A little more than halfway through my New Hampshire adventure, and during a two-week visit home, now seems like a good time to reflect on what I’ve been doing for the past three and a half months.
Thanks to all who have been following and encouraging me in this venture, an undertaking unlike anything I’ve ever done before. Your comments on my blog and Facebook page have been a hoot. My life has not been in danger in the great frozen Northland. Some people actually live in New England and survive. However, Monday, April 25, when I flew home for two weddings and a two-week break was a study in contrasts. It was 27 degrees and snowing in Hanover, New Hampshire. It was a beautiful 63 degrees in Columbia, South Carolina. Color has not yet arrived in New Hampshire, but our South Carolina garden was an explosion of flamboyant fertility—greens, reds, yellows and purples. On the front porch was a Clemson flag which rounded out the color spectrum with a bright orange. I haven’t seen that in New Hampshire.
Trinity Baptist Church of Hanover called me to serve as an Interim Pastor and Baptist Campus Minister to Dartmouth after the retirement of Ken (Pastor) and Sandy (Campus Minister) Hale. Our goal is to have a new Pastor/Campus Minister in place when I leave in late June, after six months. We have made strides, receiving excellent resumes, and having a few fine interviews, in spite of being able to offer only a part-time salary of $25,000 per year.
The furnace at the church is on its last leg, and I’m trying to raise $18,000 to replace an over thirty-year old antique before I leave. Otherwise, the church facility is in good shape. If you want to participate in this fund-raising effort, send your check to
Trinity Baptist Church of Hanover
Hanover, New Hampshire 03755
Any help will be appreciated. And tax-deductible.
The church, being small (an average of ten people in worship every Sunday), has not required my full-time attention. As those who’ve read my Facebook and blog posts know, I’ve had fun.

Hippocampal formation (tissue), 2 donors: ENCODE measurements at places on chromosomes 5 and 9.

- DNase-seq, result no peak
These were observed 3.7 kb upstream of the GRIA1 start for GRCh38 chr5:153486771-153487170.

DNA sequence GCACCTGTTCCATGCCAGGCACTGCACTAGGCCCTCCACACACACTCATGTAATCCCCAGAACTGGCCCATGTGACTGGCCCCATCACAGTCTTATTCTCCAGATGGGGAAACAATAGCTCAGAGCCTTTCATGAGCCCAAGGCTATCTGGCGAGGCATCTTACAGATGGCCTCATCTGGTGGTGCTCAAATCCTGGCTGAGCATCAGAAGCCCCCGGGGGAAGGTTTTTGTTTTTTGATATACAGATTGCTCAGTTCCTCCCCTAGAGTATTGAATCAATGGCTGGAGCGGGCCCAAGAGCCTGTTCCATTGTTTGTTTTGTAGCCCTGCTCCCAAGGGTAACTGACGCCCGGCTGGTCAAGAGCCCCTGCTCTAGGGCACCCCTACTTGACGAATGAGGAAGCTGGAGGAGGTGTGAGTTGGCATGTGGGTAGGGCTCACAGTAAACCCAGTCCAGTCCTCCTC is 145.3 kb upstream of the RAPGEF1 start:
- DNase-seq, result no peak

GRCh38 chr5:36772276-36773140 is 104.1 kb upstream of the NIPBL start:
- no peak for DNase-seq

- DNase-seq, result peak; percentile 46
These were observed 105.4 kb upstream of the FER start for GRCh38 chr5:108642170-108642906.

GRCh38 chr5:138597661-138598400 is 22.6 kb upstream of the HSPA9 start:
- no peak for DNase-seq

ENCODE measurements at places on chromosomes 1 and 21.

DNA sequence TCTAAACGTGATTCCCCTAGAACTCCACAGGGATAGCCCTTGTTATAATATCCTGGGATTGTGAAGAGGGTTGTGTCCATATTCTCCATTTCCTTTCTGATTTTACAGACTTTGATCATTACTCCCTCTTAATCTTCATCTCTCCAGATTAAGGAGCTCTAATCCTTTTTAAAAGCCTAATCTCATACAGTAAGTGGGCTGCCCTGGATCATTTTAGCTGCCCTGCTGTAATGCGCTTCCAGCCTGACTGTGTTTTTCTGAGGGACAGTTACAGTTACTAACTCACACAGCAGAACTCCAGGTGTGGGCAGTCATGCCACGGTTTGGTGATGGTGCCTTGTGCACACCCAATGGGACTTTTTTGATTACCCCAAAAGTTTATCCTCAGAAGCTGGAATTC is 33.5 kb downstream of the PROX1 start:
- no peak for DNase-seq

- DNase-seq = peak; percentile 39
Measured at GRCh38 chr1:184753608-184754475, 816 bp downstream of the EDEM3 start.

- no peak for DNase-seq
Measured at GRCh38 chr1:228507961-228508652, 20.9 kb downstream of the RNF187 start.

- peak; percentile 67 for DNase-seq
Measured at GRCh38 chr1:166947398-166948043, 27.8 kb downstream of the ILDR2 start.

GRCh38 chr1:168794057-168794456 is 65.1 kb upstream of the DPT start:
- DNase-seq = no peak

- I’ve been able to see my Boston-based daughter Julie and her husband Tom about ever other week. That has been a great gift for me.
- I’ve taken two writing classes Dartmouth provides for senior adults in the area. As surprising as it may be, I qualify as old enough.
- I’ve taken walks throughout Vermont and New Hampshire in some beautiful villages. My favorites are Walpole and Orford, NH, and Woodstock and Norwich, VT.
- I drove up to Montreal, Canada, for two days and two nights, a lot of walking (ten miles each day) and some world-class meals. I might as well admit that I’ve eaten a lot of amazing food on this adventure (including local cheeses) and gained some weight.
- My cousin Yvonne, who lives in Vermont, along with her husband Hal and daughter Stormie, picked me up and drove us to Portland, Maine, for a two-day and two-night mini-vacation there. I ate lobster.
- Gerald and Kari Aldridge and Frank and Susan Broome came to visit on occasions when it was important to see familiar faces. Speaking of friends and family, I am grateful for the phone calls of folks who checked up on me. Sally and I talked almost every day.
- I haven’t watched much TV, but I’ve read a lot. I’ve written less than I’ve read.
- I’m enjoying preaching every Sunday and doing the tasks necessary to help this congregation move to its next chapter. That is why I went to New England. It has been fulfilling to watch the church transition after the Hale’s leadership there for 32 years.
After two weeks in my South Carolina comfort zone, which I’m loving (though it is also filled with doctor, dentist, and other appointments), I’ll head back to Trinity and New Hampshire for my final two months there.
In June, Sally will fly up to visit Julie and Tom in Boston, then come over and see where I’ve been living, preaching, walking, and eating. She will meet the good folks at Trinity. Then, we’ll drive back to South Carolina.
That’s the plan. Keep the church and me in your prayers. Thanks again for your interest. If you’ve read this through to this last paragraph, you are a friend indeed.